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State of New Jersey v. Mikal Mcclain

April 8, 2011

STATE OF NEW JERSEY, PLAINTIFF-RESPONDENT,
v.
MIKAL MCCLAIN, DEFENDANT-APPELLANT.



On appeal from Superior Court of New Jersey, Law Division, Essex County, Indictment No. 02-03-1091.

Per curiam.

NOT FOR PUBLICATION WITHOUT THE APPROVAL OF THE APPELLATE DIVISION

Submitted February 1, 2011

Before Judges Wefing and Baxter.

A jury convicted defendant of first-degree robbery, N.J.S.A. 2C:15-1; unlawful possession of a weapon, N.J.S.A. 2C:39-5b; possession of a weapon for an unlawful purpose, N.J.S.A. 2C:39-4a; resisting arrest, N.J.S.A. 2C:29-2a; and hindering apprehension, N.J.S.A. 2C:29-3b(4). The trial court sentenced defendant to an aggregate term of twenty years in prison, subject to the parole ineligibility provisions of N.J.S.A. 2C:43-7.2, the No Early Release Act. Defendant appealed his convictions and sentence, and we affirmed his convictions but remanded for resentencing. State v. McClain, No. A-5805-03T4 (App. Div. June 26, 2006) (slip op. at 3). The Supreme Court denied defendant's petition for certification. State v. McClain, 189 N.J. 430 (2007).

Defendant filed a timely petition for post-conviction relief, and counsel was assigned to represent him. After considering the briefs submitted in support of the petition, and the oral argument presented, the trial court denied the petition. This appeal followed.

In our earlier opinion, we summarized the evidence presented at defendant's trial in the following manner:

Evidence introduced by the State established that the victim, George Haley, had traveled to a bar on Lyons Avenue in Irvington with two women to purchase beer, while a friend, George Gayles, accompanied them in a separate car. Both men parked their cars at a nearby Sunoco station. Gayles remained in his vehicle while the other three made their purchase. On their return, Gayles saw that Haley was being followed, but was unable to alert him to that fact. While Gayles watched, Haley was hit over the head with a gun by the assailant, who demanded money. Eventually, the assailant hit Haley in the head four times and took Haley's wallet, as well as the purses of the two women and jewelry. When, during the course of a struggle over the gun, it fired, Gayles took off and eventually summoned the police.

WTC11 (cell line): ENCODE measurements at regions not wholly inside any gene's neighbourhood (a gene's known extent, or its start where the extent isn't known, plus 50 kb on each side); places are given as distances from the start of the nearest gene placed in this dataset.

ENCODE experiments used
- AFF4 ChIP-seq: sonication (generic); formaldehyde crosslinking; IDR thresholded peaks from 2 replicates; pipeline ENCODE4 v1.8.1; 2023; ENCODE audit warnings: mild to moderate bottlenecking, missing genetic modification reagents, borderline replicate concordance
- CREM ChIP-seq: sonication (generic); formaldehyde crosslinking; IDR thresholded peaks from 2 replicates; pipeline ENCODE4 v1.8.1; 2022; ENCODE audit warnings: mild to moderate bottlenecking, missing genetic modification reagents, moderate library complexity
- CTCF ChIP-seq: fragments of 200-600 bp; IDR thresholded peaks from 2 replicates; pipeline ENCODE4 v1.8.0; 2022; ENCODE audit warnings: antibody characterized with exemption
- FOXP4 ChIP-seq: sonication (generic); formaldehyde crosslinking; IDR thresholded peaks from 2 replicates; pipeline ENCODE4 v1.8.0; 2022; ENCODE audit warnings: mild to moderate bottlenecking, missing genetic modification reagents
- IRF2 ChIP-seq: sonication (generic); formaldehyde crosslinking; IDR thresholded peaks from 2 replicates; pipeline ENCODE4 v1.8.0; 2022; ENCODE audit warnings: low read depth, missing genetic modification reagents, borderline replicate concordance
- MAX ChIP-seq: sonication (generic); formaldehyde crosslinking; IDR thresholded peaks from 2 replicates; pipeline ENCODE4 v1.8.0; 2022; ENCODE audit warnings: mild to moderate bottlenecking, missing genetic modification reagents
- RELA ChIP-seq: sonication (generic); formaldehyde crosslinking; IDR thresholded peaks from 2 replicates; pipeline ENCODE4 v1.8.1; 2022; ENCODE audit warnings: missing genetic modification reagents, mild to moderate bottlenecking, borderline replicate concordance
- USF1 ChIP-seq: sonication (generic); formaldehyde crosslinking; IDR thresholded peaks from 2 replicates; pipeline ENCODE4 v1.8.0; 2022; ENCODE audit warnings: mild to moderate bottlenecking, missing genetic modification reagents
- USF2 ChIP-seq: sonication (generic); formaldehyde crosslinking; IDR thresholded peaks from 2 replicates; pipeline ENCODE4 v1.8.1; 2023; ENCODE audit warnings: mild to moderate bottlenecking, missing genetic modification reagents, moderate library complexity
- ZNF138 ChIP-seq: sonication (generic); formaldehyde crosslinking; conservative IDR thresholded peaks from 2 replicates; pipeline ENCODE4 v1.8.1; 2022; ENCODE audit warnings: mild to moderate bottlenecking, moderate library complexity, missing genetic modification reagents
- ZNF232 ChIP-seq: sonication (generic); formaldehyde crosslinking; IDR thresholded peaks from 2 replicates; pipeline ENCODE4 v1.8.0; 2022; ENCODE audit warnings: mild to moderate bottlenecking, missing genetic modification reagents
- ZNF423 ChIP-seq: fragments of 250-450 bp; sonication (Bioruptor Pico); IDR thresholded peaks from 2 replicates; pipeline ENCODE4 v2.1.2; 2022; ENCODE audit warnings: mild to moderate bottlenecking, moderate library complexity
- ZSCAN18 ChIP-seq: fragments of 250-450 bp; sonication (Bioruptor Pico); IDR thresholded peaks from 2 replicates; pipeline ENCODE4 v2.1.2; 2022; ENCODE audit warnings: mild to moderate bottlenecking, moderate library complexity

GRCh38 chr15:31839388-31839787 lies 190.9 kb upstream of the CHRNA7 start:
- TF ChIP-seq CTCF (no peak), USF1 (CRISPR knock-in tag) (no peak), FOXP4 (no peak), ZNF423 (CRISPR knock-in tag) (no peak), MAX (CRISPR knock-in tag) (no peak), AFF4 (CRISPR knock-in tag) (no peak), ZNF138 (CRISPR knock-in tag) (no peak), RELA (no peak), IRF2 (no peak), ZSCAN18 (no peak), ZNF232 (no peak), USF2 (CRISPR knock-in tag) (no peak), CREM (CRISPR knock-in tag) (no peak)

Upon the police's arrival, the assailant was found with his arm in a car that was later observed to contain the two purses, jewelry and a gun. After he was captured following a pursuit, he was found to have Haley's wallet on his person. Defendant was identified by Haley as the assailant.

Although defendant did not testify, he presented as an alibi witness Randy Harris, who testified that he and the defendant had been in the bar with two women. Eventually, they left, entering Harris's car to "talk." Defendant returned to the bar shortly before the police's arrival. Harris stated that he did not witness any robbery while he and defendant were together. [State v. McClain, supra (slip op. at 4-5).] Defendant submitted a pro se petition and brief in support of his position, as well as several additional pro se submissions, including one after the trial court heard oral argument on the petition, detailing the reasons why, in his view, he was deprived of the effective assistance of counsel at his trial. His counsel also prepared a brief on behalf of defendant, outlining reasons why the court should conclude that defendant's trial attorney should be deemed to have provided ineffective assistance.

In particular, defendant made the following contentions in connection with his petition. He raised the following claims in his first pro se brief:

POINT I: PETITIONER WAS DENIED THE EFFECTIVE ASSISTANCE OF TRIAL AND APPELLATE COUNSEL IN VIOLATION OF THE SIXTH AMENDMENT TO THE UNITED STATES CONSTITUTION AND ARTICLE I, PARAGRAPH 10 OF THE NEW JERSEY CONSTITUTION. POINT II: PETITIONER RESERVES THE RIGHT TO BRIEF ADDITIONAL ISSUES AS THEY MAY APPEAR, AND UPON ASSIGNMENT OF COUNSEL.

Defendant submitted an additional pro se brief at oral argument, raising the following contentions:

POINT I: THE TRIAL COURT ERRED WHEN JUDGE, IN HER JURY INSTRUCTION, RENDERED VERDICT INSTEAD OF THE JURY IN VIOLATION OF THE SIX [SIC] AND FOURTEENTH AMENDMENT[S] OF THE UNITED STATES CONSTITUTION AND ARTICLE 1, PARAGRAPH 10 OF THE NEW JERSEY CONSTITUTION. POINT II: TRIAL COURT FAILED TO INSTRUCT JURY, SUA SPONTE, OF THE CRIME IN ISSUE, CAUSING A SHIFT IN BURDEN OF PROOF, IN VIOLATION OF THE SIXTH (6) AND FOURTEENTH (14) AMENDMENT[S] ...


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